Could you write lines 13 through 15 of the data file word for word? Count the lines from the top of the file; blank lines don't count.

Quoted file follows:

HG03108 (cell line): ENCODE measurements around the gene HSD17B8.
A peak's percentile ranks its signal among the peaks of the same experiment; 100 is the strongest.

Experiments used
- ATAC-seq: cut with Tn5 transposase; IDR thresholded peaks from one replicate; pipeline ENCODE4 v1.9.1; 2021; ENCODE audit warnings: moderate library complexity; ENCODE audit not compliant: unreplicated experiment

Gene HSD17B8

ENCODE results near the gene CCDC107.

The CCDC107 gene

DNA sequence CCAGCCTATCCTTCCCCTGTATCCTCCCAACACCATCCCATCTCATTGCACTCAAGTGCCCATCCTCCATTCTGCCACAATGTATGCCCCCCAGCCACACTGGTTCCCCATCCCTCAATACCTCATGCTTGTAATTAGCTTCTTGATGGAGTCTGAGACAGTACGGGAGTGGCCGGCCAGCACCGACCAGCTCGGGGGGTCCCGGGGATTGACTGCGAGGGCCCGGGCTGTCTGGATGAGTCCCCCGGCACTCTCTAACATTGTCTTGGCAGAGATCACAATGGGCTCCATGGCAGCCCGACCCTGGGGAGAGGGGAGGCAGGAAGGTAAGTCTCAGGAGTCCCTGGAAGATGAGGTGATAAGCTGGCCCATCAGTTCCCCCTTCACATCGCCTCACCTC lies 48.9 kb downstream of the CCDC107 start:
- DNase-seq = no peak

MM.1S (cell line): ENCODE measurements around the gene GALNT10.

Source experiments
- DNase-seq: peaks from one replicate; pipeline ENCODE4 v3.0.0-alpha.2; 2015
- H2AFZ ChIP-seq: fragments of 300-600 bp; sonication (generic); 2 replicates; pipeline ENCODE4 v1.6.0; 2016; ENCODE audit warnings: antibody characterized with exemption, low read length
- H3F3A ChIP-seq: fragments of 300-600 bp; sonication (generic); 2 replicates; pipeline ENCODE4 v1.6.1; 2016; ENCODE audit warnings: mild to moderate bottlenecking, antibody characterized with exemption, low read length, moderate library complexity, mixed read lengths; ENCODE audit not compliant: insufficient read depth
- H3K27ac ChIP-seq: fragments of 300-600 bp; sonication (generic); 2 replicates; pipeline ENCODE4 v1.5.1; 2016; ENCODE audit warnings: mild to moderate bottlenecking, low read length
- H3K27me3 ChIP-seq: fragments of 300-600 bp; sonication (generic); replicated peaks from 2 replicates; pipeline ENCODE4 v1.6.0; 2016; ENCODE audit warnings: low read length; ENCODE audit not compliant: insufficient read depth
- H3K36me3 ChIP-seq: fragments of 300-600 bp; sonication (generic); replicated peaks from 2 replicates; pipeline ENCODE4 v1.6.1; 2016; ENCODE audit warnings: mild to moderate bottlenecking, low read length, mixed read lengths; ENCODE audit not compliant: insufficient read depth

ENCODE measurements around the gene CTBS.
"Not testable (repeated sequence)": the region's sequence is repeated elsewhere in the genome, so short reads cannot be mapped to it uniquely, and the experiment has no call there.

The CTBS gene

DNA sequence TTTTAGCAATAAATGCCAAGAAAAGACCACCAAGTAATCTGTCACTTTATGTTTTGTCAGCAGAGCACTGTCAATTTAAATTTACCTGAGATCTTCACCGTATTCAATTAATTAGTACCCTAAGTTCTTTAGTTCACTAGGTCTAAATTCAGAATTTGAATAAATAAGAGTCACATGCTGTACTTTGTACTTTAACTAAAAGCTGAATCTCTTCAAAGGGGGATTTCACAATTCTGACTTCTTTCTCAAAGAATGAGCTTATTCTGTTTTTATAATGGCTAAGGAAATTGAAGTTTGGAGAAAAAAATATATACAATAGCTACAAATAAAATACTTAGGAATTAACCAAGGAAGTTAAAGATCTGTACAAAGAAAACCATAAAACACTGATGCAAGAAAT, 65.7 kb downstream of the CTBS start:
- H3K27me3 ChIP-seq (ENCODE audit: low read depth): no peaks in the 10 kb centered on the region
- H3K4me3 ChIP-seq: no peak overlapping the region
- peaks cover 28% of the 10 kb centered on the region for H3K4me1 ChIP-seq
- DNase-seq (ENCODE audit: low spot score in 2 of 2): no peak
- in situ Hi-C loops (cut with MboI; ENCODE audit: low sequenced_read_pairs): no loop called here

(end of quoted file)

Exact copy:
- H2AFZ ChIP-seq: fragments of 300-600 bp; sonication (generic); 2 replicates; pipeline ENCODE4 v1.6.0; 2016; ENCODE audit warnings: antibody characterized with exemption, low read length
- H3F3A ChIP-seq: fragments of 300-600 bp; sonication (generic); 2 replicates; pipeline ENCODE4 v1.6.1; 2016; ENCODE audit warnings: mild to moderate bottlenecking, antibody characterized with exemption, low read length, moderate library complexity, mixed read lengths; ENCODE audit not compliant: insufficient read depth
- H3K27ac ChIP-seq: fragments of 300-600 bp; sonication (generic); 2 replicates; pipeline ENCODE4 v1.5.1; 2016; ENCODE audit warnings: mild to moderate bottlenecking, low read length